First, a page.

Greenwich School of Management went bust yesterday. Ordinarily this probably wouldn't have caught my attention greatly. If people have heard of privately-owned GSM, it's probably due to its featuring in a Panorama investigation a couple of years ago into purchased admissions, dodgy degrees and bent assignment-brokers - which most of the papers writing about GSM today are too polite to mention.
There's something else nobody is mentioning, though a couple of oblique euphemisms can be found if you look. A while ago I did a bit of lecturing there on a pro bono basis and one couldn't help but notice that every single student encountered was not just BAME, but black. Given the incessant messaging we're all bombarded with that 'diversity' is the most important possible criterion for, well, pretty much anything these days, you'd imagine that the students themselves might have noticed this, and figured something was going wrong. Probably they did (and the dropout rate was more than 50%); but maybe they hadn't reckoned it would end this way.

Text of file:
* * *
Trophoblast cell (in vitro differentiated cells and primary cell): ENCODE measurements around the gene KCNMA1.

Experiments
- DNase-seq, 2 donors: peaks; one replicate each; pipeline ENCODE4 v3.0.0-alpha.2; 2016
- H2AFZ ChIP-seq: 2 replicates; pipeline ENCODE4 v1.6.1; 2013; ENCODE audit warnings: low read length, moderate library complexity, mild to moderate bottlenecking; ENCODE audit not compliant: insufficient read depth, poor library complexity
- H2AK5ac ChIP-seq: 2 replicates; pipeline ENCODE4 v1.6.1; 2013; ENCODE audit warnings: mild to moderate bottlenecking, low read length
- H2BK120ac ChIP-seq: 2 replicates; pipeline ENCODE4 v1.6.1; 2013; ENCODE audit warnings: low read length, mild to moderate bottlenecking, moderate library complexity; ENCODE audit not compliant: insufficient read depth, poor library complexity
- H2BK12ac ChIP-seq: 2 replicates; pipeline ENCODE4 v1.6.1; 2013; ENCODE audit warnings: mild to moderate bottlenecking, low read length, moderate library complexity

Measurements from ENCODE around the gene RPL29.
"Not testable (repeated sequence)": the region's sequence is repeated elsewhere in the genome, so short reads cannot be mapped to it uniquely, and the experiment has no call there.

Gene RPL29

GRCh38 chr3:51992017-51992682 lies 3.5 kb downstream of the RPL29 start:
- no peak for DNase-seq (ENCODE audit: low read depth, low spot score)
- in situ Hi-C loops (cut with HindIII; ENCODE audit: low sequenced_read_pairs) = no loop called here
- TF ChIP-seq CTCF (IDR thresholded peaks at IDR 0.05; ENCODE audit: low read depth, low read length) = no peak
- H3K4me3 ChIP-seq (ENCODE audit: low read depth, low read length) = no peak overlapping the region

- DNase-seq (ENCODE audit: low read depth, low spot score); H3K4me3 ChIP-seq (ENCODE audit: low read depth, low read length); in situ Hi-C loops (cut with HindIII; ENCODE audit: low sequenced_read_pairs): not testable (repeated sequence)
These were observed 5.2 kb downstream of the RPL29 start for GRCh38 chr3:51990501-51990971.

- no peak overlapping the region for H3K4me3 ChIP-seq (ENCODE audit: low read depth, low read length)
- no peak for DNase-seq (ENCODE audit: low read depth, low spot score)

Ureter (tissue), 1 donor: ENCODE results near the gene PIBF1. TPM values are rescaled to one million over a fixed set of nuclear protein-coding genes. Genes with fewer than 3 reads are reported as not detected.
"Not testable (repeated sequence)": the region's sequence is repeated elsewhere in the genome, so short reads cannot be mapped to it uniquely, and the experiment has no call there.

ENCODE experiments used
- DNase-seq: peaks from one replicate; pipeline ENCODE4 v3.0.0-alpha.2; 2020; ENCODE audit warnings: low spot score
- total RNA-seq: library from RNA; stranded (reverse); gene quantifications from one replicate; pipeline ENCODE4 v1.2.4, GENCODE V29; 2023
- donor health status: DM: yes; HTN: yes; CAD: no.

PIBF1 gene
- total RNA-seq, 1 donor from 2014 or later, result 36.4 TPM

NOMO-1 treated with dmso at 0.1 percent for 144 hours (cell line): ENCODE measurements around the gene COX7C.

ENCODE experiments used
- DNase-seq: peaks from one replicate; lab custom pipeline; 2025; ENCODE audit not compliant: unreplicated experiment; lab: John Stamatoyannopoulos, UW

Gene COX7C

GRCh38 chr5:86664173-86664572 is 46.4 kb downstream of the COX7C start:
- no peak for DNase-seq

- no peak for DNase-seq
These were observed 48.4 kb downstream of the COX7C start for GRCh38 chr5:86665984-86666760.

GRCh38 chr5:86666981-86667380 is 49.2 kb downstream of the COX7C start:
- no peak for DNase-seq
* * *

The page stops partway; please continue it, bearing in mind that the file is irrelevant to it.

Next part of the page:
You can only feel sorry for the many enthusiastic and eager learners. The false promises fed to students, all dating back to bloody John Major and his vision of 50% of school leavers going on to "university" (by hook or, as in some cases, by crook) routinely lead to massive disappointment, not to mention gratuitous debt. Whether it's the fault of schools, or just human nature, the facts are that a good deal fewer than 50% of school leavers are truly ready for, or are going to benefit from, a university education.
Yet tens of thousands of kids in the other category are frogmarched into former polys (and debt) to keep the numbers up, with predictable results.
There's another post to be written about private universities, and markets in education generally. For now, the point is that those preying on young people unsuited to tertiary study include the politicians with 'visions' and dumb numerical targets as well as the bent bastards offering to get students' assignments done for £500 a pop.